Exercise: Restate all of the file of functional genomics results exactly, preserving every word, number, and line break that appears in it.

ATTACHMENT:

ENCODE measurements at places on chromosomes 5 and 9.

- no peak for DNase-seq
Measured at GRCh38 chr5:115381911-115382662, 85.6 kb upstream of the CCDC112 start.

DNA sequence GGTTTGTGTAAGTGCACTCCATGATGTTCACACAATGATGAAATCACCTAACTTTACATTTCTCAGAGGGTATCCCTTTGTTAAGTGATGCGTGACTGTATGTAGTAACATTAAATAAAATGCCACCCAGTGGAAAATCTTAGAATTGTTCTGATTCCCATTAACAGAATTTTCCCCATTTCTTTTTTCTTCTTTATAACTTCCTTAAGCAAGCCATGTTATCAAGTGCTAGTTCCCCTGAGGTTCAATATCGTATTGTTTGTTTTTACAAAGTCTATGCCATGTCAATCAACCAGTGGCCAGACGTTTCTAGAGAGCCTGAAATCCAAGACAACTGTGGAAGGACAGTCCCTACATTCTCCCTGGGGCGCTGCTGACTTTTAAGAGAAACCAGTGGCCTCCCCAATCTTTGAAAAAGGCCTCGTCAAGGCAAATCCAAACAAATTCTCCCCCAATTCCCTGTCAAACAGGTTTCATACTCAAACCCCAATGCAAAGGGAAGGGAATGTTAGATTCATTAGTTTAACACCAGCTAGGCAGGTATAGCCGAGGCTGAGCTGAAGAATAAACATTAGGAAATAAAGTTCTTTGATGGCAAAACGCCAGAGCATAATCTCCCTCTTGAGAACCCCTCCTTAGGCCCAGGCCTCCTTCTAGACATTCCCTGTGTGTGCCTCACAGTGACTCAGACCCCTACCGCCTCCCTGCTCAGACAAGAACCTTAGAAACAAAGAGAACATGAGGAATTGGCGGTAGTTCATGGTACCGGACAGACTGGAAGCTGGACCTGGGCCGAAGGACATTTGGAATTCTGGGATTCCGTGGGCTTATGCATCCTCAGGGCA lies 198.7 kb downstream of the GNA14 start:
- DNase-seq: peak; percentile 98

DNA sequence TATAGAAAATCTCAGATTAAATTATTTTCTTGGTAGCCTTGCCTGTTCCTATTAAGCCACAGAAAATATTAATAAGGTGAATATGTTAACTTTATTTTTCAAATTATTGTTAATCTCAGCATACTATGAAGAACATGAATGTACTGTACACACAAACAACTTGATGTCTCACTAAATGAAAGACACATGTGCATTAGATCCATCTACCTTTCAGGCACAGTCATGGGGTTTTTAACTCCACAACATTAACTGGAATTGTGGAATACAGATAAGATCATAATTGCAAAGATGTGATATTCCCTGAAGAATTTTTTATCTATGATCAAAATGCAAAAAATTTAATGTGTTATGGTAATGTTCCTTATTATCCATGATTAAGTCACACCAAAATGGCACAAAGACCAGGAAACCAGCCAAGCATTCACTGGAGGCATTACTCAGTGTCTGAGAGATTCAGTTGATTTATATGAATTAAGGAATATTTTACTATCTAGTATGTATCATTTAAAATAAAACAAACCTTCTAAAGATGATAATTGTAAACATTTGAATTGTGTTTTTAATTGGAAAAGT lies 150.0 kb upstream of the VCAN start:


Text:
ENCODE measurements at places on chromosomes 5 and 9.

- no peak for DNase-seq
Measured at GRCh38 chr5:115381911-115382662, 85.6 kb upstream of the CCDC112 start.

DNA sequence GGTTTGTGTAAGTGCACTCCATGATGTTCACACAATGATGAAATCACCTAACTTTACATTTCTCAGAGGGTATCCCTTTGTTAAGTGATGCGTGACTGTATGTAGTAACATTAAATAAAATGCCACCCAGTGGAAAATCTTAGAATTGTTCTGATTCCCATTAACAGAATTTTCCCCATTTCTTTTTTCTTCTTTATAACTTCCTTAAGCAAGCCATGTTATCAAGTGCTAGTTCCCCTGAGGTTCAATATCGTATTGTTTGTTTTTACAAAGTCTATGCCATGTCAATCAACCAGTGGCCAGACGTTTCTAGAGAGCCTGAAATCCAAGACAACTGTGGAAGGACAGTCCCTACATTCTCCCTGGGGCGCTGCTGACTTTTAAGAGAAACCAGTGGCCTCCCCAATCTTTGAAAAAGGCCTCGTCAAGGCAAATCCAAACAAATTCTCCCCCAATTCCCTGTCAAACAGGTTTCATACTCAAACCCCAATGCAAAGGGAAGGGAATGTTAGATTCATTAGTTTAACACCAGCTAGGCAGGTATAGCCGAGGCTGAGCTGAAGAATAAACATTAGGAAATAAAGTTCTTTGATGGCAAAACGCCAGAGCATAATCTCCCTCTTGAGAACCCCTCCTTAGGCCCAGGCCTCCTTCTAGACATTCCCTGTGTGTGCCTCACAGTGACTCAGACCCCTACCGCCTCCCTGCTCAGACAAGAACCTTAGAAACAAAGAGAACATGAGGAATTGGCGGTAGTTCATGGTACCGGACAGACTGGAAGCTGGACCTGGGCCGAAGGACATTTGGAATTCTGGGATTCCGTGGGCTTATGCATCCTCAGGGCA lies 198.7 kb downstream of the GNA14 start:
- DNase-seq: peak; percentile 98

DNA sequence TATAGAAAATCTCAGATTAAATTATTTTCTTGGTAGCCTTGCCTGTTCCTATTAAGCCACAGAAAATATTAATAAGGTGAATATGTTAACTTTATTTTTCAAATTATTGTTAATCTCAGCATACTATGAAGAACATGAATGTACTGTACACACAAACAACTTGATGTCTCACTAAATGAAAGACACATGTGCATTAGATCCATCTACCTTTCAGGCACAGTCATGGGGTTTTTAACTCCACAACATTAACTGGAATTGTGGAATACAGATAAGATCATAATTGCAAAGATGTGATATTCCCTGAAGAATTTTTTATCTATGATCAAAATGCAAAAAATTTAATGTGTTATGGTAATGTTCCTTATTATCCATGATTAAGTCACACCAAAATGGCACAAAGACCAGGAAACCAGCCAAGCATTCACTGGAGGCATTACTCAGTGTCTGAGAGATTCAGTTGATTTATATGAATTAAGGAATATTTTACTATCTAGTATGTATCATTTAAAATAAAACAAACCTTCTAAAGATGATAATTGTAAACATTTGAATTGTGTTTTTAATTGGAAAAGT lies 150.0 kb upstream of the VCAN start: